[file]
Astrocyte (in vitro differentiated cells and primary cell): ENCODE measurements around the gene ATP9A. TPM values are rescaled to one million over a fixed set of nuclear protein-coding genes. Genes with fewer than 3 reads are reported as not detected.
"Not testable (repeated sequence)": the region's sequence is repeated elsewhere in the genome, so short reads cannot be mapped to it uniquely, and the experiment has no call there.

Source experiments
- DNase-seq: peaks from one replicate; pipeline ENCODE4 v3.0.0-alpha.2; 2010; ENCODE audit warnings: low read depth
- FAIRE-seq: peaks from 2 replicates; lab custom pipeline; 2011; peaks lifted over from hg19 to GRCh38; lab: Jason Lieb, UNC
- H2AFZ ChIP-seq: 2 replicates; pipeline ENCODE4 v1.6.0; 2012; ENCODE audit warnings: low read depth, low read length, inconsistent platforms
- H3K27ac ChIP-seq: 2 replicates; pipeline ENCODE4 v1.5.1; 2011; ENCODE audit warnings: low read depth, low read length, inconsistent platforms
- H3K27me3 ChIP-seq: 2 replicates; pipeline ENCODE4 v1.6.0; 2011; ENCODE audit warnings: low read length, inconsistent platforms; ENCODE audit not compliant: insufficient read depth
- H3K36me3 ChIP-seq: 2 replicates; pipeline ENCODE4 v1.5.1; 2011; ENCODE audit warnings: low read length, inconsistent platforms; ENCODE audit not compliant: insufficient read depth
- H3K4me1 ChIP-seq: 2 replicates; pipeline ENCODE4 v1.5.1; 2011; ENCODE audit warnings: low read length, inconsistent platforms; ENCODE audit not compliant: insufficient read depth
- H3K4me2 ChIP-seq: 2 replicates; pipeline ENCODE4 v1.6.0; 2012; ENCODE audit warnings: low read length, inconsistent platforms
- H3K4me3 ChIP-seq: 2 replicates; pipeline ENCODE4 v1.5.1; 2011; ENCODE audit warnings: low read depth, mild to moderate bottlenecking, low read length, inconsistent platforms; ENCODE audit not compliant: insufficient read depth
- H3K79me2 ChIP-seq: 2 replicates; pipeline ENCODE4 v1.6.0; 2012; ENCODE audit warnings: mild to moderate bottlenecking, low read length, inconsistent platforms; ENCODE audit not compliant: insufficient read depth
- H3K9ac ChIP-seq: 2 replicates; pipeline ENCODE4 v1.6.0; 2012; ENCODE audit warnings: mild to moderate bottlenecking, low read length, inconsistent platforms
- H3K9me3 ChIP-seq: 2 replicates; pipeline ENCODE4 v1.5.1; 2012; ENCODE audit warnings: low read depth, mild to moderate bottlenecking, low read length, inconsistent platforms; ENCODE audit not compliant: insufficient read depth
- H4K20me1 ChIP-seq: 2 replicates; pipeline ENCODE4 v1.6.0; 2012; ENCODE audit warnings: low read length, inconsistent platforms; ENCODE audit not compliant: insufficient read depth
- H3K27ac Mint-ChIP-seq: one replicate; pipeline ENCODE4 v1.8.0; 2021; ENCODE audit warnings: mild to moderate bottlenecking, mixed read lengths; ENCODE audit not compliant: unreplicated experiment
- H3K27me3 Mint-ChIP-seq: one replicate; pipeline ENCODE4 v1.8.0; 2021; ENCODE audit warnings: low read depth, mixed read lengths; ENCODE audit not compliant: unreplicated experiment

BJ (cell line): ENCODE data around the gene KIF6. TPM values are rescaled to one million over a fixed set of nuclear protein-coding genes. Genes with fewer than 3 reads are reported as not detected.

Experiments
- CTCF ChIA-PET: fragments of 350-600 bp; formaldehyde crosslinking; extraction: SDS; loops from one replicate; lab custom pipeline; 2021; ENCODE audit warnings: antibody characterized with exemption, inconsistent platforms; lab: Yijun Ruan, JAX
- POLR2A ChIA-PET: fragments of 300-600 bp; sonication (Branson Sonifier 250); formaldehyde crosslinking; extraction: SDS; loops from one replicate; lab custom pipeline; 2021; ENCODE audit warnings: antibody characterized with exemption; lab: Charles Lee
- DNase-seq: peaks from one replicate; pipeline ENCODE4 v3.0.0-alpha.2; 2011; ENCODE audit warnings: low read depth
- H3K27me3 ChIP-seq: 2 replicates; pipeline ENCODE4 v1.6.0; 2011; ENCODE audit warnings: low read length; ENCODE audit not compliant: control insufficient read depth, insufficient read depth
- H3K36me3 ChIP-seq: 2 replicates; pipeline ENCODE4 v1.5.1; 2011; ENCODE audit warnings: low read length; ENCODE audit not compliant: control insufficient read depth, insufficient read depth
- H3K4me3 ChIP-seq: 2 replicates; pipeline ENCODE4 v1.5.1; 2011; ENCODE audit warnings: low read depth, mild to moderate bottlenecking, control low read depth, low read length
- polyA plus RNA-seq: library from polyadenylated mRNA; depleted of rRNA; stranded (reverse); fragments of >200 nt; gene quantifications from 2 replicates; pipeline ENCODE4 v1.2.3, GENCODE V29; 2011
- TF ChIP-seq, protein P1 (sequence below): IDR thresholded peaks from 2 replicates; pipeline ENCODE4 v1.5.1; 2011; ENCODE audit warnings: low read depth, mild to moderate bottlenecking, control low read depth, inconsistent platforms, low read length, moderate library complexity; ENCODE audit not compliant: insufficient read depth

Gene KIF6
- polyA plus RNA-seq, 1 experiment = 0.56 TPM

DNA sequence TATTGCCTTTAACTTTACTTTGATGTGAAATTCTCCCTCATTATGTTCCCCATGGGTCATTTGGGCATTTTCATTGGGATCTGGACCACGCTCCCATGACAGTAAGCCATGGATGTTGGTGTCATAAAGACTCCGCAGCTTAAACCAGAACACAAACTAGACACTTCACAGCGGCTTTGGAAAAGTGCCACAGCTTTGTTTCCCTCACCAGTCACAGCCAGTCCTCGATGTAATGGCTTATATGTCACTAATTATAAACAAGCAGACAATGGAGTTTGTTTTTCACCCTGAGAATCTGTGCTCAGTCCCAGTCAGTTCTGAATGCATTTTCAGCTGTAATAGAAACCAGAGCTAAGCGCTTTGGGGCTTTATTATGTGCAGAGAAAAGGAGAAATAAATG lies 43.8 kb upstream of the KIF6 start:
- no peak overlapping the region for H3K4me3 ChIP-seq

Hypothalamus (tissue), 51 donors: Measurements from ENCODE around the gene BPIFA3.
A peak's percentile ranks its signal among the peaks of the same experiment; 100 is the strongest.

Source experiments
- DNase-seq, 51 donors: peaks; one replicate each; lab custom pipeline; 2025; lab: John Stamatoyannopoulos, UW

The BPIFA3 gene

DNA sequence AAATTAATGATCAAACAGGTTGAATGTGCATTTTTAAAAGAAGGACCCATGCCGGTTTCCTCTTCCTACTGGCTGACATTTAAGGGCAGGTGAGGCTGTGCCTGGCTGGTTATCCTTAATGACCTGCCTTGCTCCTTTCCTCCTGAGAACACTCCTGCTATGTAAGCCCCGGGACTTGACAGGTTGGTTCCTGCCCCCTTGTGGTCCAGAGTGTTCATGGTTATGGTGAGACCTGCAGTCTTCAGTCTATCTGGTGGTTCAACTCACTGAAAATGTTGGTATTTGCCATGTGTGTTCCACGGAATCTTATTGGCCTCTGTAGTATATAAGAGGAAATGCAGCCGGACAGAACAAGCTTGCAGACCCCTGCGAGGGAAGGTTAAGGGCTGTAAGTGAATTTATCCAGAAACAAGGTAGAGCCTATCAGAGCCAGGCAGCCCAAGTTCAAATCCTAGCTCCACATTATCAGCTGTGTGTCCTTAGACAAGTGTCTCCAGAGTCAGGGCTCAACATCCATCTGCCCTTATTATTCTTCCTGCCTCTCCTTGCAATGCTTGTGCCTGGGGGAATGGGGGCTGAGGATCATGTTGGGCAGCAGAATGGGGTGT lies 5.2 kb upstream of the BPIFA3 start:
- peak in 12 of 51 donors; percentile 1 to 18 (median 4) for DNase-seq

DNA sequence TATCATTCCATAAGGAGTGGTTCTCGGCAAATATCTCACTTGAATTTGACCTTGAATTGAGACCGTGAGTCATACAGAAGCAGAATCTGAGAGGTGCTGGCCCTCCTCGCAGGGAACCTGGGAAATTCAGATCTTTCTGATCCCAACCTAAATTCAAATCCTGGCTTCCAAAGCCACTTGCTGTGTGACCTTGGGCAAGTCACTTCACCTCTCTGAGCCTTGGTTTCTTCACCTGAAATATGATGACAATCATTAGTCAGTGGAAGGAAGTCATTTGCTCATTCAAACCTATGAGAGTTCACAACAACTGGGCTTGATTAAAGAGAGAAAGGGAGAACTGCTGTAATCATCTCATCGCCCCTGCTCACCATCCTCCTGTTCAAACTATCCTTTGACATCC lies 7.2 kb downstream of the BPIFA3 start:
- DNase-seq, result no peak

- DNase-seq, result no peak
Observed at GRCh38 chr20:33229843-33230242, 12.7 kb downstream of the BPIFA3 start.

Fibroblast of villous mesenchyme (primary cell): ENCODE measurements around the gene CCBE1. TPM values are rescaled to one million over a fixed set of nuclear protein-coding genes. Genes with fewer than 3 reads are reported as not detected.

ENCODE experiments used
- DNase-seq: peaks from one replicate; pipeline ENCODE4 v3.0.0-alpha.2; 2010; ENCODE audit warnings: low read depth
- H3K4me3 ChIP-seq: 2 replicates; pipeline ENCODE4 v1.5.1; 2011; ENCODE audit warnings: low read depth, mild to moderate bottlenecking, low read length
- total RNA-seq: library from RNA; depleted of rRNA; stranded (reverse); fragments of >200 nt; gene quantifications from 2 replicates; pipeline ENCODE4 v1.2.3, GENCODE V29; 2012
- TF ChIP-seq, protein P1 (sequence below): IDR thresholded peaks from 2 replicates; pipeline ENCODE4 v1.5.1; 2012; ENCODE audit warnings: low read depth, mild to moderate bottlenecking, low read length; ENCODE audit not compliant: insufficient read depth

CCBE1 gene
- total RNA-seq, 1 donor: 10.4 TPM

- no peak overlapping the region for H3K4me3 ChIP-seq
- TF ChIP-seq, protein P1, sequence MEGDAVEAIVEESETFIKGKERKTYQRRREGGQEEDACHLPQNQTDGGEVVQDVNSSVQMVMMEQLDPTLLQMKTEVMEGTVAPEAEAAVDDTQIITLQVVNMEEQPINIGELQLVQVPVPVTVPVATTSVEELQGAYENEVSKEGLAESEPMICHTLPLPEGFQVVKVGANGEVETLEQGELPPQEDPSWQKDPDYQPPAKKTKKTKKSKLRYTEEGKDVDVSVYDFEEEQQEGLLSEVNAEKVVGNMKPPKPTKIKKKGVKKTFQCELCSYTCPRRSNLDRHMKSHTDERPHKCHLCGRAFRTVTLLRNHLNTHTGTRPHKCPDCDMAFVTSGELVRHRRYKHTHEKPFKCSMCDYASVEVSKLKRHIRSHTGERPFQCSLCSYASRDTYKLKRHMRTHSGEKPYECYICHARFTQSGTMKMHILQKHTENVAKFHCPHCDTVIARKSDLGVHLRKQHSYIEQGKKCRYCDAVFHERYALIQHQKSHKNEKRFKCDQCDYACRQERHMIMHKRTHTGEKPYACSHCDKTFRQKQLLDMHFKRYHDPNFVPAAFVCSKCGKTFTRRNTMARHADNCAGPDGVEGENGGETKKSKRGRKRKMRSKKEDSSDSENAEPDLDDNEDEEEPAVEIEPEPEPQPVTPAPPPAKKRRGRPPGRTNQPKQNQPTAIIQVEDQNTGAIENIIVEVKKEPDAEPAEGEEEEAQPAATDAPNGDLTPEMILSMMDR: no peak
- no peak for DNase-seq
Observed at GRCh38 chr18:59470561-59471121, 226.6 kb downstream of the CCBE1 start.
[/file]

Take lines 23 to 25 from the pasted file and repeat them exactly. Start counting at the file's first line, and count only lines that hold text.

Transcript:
- DNase-seq: peaks from one replicate; pipeline ENCODE4 v3.0.0-alpha.2; 2011; ENCODE audit warnings: low read depth
- H3K27me3 ChIP-seq: 2 replicates; pipeline ENCODE4 v1.6.0; 2011; ENCODE audit warnings: low read length; ENCODE audit not compliant: control insufficient read depth, insufficient read depth
- H3K36me3 ChIP-seq: 2 replicates; pipeline ENCODE4 v1.5.1; 2011; ENCODE audit warnings: low read length; ENCODE audit not compliant: control insufficient read depth, insufficient read depth